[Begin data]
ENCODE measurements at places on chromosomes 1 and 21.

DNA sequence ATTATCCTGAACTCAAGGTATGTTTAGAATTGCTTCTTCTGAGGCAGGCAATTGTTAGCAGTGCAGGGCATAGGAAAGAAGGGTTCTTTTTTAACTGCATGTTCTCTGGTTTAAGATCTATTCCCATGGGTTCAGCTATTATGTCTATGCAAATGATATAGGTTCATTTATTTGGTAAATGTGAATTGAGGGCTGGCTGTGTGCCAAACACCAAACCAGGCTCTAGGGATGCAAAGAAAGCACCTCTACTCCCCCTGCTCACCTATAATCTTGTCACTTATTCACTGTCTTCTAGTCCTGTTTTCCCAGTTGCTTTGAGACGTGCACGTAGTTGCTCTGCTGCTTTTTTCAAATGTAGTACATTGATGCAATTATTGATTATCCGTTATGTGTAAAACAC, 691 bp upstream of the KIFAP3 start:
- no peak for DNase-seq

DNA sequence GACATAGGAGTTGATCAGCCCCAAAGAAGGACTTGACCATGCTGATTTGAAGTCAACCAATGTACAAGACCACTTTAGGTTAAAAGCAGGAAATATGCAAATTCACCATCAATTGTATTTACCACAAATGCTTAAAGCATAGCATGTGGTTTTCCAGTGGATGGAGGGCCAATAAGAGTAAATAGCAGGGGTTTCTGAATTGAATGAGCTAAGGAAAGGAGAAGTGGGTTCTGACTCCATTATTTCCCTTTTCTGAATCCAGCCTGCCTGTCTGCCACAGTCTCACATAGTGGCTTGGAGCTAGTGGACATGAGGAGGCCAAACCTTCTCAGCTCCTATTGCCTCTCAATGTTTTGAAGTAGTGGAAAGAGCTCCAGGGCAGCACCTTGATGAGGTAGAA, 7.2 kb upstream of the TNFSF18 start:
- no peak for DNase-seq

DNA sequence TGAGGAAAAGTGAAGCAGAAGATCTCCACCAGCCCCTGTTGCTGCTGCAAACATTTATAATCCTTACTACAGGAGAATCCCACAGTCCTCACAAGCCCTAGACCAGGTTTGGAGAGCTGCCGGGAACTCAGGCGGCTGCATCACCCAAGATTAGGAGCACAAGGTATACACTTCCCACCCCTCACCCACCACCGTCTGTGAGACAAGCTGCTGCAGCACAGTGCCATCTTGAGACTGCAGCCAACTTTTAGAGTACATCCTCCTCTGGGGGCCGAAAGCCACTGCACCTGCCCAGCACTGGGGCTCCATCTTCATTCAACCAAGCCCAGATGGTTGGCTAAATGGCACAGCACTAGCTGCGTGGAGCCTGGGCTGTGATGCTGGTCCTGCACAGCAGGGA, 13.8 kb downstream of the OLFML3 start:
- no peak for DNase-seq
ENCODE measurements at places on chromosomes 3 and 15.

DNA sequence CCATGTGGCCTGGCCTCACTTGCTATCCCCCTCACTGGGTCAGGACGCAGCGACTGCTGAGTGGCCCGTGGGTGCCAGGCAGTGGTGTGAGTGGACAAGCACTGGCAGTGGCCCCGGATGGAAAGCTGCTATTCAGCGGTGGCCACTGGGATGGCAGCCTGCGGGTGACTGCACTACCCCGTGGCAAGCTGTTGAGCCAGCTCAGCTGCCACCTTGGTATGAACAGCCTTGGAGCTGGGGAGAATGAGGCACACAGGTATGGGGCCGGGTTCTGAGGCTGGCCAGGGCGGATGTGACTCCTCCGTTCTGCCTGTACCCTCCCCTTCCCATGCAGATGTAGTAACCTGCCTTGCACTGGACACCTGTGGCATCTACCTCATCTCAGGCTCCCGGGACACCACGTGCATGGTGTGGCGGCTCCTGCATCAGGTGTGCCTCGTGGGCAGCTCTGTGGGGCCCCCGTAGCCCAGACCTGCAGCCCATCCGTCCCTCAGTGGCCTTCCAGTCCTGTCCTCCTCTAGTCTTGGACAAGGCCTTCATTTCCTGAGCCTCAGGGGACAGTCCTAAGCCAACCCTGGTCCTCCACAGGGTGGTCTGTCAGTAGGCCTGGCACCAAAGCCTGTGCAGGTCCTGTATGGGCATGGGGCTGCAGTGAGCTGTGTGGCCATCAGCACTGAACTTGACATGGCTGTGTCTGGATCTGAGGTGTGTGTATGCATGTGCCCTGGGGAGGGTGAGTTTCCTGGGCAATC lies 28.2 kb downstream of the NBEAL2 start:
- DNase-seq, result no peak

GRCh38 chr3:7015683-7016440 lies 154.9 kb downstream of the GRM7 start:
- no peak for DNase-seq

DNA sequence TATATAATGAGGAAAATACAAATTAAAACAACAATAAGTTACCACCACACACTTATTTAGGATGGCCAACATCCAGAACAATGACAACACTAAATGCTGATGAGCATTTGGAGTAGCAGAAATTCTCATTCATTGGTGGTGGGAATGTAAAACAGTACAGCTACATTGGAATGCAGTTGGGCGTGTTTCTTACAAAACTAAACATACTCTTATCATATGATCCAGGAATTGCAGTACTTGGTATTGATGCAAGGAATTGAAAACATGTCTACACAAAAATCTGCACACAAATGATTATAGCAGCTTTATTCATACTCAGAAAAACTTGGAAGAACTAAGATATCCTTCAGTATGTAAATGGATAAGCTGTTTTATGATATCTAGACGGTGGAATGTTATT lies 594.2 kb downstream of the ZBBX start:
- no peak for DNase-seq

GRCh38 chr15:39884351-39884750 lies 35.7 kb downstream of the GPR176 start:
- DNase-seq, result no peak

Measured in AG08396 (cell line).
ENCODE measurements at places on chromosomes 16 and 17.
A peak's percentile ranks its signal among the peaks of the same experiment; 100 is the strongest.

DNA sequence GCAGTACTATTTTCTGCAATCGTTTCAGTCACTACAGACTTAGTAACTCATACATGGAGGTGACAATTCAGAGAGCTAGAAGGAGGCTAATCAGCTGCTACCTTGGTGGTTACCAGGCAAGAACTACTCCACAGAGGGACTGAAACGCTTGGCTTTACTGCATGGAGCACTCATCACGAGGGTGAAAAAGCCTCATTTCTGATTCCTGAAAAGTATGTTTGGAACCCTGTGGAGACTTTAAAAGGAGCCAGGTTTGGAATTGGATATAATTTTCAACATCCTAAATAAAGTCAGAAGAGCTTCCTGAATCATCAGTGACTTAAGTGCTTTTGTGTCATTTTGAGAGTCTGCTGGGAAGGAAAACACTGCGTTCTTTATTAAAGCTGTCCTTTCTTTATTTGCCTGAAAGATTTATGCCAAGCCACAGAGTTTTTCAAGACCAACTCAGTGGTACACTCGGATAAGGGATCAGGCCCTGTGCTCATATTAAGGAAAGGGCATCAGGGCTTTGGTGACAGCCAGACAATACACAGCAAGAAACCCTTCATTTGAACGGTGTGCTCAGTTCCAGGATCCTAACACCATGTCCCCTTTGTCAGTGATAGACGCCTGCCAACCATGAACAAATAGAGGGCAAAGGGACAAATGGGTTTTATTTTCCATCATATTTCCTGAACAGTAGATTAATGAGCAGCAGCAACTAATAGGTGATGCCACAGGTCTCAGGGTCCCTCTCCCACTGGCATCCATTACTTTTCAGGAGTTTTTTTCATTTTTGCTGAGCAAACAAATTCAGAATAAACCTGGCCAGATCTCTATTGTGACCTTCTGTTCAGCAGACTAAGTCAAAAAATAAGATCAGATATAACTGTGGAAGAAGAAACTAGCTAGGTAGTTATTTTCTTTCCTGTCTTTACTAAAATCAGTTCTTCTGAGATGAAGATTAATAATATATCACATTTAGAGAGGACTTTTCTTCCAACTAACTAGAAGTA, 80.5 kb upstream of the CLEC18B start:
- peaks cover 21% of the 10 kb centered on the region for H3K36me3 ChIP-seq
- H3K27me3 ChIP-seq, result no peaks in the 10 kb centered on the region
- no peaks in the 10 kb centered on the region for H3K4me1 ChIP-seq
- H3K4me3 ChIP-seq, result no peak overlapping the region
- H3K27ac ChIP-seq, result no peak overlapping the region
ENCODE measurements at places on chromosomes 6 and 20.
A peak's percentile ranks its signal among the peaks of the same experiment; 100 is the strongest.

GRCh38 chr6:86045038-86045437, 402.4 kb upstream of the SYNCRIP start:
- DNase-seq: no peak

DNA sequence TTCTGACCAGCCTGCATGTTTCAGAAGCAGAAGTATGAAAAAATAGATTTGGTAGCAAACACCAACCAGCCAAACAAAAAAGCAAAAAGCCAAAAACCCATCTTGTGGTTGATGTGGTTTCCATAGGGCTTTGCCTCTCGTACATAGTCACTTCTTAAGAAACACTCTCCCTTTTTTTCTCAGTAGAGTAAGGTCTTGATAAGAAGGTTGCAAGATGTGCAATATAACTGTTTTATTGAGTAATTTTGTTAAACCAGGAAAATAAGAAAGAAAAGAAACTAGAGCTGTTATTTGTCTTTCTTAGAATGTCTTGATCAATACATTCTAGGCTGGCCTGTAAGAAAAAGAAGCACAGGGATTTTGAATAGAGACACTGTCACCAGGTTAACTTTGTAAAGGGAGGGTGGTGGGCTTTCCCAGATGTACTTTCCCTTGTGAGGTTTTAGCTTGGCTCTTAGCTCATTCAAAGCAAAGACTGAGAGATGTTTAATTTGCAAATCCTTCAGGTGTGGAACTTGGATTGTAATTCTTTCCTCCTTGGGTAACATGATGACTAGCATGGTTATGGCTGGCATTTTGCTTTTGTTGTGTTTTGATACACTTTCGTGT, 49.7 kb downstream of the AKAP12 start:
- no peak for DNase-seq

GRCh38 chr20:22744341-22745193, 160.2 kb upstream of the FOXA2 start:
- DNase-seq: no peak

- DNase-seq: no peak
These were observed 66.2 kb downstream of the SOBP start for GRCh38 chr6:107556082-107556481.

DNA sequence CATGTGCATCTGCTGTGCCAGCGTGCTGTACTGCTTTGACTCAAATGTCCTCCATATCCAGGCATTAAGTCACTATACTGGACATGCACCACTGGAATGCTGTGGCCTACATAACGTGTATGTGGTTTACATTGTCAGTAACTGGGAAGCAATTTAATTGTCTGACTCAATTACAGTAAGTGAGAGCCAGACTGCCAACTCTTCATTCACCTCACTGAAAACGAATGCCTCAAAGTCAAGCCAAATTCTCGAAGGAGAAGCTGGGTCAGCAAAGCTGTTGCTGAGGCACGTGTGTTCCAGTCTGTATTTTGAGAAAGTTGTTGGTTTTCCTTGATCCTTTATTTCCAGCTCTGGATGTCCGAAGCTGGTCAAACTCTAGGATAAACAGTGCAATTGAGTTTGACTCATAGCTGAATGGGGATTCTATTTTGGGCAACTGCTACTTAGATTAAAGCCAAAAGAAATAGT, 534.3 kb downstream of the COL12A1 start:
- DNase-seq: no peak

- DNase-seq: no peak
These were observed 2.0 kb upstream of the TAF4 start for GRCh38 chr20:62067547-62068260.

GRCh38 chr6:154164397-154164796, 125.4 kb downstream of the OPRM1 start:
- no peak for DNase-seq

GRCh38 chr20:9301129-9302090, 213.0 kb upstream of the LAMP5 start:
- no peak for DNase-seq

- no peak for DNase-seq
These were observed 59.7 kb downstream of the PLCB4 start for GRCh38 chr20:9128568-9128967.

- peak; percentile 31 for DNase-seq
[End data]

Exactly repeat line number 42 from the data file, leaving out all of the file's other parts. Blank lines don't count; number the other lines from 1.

GRCh38 chr20:9301129-9302090, 213.0 kb upstream of the LAMP5 start: